We all possess an official record on the medical files that have been locked away inside the computers or cabinet files in the offices of hospitals or individual doctors. These files and information are protected under strict laws to maintain privacy. However, little do we know that we also possess informal or shadow records that are simply generated as we live our life.
In the latest article published over the journal Science, a group of experts brought attention to the shadow records. This team describes this as data which is generated by anyone and everyone who tend to wear fitness trackers, use smartphone-based health apps, shop for health-based items, or anything related to health bought via online platforms. This also includes searches carried out over search engines or social media.
When the academic researchers pool together this information to create a shadow-record, they can easily fuel the overall progress of health care industry with innovation and research, mentioned Nicholson Price, the team leader and Assistant Professor of law at the University of Michigan. Not just that, the team stated that various companies promoting health care have already begun the process of selling and gathering access to humongous amounts of this data. However, they say that there are certain rules that do apply when it comes to storing such shadow data along with its use and protection of data privacy.
On the other hand, many academic researchers have already started studying this data in bulk but only after the names and individual identifications have been stripped off from the medical records. This particular form of study has been termed as Health Services Research and has managed to fuel several improvements into health care policymaking.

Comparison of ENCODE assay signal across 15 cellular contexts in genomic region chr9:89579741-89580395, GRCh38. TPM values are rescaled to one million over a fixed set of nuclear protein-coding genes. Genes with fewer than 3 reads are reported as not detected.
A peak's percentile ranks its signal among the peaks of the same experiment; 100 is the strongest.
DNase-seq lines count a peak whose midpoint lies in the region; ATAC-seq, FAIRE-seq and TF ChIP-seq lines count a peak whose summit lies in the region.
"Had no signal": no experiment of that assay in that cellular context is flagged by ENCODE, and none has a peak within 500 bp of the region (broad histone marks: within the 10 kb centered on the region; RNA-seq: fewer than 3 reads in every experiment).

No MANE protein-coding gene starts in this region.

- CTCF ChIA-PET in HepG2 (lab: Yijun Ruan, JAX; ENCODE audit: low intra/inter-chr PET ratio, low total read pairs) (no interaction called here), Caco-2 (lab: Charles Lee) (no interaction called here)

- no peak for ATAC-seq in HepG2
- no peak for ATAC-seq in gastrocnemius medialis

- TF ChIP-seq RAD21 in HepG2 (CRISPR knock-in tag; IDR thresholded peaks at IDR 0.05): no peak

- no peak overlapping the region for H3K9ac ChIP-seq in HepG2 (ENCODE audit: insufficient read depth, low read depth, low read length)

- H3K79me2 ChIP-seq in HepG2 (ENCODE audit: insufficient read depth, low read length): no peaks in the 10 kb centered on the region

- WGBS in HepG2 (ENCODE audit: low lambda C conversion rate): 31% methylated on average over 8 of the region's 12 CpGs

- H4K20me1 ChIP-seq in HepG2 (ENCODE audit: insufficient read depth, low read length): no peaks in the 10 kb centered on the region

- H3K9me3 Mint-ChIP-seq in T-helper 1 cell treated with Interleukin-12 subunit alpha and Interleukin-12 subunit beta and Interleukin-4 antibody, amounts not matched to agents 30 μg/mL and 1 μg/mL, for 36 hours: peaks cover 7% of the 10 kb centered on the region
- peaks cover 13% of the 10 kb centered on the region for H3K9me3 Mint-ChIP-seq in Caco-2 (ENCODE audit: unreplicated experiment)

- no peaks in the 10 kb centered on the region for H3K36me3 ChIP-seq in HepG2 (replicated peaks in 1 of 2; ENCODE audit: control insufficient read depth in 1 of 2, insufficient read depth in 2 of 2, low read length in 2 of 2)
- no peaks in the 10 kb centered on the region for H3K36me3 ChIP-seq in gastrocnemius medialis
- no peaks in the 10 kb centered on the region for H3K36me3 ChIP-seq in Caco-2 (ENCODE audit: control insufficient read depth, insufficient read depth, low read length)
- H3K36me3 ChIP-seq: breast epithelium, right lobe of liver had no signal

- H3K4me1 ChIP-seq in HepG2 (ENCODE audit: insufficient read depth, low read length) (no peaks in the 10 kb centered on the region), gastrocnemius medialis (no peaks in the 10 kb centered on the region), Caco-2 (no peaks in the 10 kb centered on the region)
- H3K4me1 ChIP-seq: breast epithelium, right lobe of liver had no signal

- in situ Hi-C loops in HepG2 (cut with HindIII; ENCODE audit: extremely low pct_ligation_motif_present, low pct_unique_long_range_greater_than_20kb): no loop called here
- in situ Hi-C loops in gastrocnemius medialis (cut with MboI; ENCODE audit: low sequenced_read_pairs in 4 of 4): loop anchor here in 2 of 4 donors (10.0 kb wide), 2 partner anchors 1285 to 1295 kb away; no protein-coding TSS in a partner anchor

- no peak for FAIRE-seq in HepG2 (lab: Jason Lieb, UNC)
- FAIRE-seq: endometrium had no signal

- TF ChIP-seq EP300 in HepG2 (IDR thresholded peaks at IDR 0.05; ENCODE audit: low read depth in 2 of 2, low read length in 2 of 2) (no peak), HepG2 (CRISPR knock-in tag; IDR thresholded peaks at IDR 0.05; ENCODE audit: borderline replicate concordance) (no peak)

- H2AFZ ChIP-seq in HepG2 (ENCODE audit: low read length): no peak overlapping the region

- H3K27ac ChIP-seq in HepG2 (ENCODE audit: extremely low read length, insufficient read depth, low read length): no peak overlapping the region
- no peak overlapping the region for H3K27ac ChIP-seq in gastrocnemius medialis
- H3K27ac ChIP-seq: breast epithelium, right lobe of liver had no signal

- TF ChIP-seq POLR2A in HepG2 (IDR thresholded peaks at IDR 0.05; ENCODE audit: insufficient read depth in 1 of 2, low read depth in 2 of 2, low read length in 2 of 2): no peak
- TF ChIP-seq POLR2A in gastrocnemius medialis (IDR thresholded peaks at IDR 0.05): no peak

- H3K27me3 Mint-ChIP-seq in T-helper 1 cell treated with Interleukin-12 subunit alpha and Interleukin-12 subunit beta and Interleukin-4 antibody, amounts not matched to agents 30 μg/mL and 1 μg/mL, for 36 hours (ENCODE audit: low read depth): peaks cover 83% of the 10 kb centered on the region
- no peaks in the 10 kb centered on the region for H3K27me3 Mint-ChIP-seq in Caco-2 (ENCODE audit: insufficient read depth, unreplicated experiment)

Price along with Kayte Spector-Bagdady, who is an assistant professor working at University of Michigan Medical School, together reviewed the present laws as well as regulations revolving around shadow records in health care. According to Bagdady, all type of industry involvement with health care data isn’t actually bad as it can propel innovation in the industry. However, relying on the loopholes for the collection of personal data for health can actually be a predatory move.
The team now calls for better clarifications in the current regulations for making sure that the research for public interest will proceed forward as required. They also recommend that hearings related to health data-privacy should be paid special attention.